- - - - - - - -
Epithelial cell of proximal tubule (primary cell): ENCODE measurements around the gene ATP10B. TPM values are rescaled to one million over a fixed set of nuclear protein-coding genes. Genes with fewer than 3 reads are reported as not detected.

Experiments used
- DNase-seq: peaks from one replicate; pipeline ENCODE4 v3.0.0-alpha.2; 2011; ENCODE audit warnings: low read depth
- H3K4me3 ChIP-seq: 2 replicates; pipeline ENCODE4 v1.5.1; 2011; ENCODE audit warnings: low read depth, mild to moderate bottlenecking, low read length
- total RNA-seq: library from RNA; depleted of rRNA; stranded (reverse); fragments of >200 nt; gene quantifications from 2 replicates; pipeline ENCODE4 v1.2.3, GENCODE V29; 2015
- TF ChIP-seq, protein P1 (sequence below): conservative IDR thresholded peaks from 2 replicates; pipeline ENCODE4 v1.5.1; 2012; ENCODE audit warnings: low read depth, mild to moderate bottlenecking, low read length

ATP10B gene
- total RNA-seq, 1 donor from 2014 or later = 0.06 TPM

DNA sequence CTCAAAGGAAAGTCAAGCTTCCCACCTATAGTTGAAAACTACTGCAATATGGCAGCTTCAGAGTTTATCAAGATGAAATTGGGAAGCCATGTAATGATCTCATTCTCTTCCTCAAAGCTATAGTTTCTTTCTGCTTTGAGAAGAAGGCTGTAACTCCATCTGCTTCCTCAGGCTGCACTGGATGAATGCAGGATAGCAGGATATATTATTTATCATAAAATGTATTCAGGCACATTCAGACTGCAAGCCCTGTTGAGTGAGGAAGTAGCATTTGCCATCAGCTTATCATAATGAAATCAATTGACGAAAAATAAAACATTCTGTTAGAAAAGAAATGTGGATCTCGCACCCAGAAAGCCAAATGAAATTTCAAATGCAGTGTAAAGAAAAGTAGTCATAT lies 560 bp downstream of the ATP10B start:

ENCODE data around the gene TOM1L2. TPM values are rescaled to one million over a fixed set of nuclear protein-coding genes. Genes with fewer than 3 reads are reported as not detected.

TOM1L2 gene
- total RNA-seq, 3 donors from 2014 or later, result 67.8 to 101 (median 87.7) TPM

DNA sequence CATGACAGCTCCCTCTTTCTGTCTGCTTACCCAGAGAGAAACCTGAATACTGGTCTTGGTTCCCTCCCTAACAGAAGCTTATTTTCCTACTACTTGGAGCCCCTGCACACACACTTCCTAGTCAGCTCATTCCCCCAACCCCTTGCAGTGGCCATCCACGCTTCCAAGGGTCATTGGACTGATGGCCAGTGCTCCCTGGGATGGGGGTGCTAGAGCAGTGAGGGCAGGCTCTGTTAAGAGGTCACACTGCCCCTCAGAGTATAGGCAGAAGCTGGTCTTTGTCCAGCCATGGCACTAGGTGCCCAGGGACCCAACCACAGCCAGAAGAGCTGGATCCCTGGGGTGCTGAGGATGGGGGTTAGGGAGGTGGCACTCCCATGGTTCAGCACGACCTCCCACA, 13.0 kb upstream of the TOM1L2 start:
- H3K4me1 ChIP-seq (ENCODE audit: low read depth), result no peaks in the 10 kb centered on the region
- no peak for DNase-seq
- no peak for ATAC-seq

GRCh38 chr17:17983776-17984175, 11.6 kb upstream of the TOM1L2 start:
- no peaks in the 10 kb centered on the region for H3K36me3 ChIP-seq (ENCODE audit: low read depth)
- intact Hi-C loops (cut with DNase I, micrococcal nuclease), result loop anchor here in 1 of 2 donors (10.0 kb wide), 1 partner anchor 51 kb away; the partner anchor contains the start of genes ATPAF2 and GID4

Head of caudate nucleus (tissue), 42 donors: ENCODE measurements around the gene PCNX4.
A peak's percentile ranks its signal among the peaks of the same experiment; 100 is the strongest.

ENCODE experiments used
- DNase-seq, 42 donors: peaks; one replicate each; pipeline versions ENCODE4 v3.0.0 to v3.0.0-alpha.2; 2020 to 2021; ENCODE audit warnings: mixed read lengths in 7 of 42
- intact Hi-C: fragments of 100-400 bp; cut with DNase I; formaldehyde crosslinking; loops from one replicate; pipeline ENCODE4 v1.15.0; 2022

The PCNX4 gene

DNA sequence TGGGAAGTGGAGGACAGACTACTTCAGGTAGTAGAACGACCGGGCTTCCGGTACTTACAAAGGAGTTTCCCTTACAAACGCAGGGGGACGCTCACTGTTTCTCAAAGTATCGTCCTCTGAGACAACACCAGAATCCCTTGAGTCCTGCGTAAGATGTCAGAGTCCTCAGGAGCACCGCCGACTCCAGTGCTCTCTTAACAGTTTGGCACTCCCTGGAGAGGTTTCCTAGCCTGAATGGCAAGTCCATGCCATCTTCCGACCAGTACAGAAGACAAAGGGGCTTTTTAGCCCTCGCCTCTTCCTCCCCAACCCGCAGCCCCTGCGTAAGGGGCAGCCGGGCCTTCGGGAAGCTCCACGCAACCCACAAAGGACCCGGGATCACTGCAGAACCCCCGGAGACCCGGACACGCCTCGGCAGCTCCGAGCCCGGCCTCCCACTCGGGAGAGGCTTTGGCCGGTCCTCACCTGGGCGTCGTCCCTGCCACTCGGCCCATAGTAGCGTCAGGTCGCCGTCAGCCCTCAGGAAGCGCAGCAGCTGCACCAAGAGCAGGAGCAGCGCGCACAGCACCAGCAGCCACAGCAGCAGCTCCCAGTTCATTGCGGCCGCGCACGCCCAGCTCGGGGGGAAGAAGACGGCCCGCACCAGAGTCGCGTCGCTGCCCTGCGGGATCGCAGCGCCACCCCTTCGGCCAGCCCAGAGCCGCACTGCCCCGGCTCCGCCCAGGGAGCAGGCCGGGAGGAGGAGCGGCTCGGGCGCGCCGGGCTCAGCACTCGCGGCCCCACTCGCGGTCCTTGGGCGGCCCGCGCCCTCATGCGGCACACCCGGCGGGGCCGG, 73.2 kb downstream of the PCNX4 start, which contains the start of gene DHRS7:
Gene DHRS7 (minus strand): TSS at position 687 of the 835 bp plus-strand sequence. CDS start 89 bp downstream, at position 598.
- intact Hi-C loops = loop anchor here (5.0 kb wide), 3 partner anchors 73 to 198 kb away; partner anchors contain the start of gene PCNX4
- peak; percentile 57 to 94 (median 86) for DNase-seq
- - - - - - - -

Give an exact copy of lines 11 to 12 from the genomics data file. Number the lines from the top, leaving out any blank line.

TOM1L2 gene
- total RNA-seq, 3 donors from 2014 or later, result 67.8 to 101 (median 87.7) TPM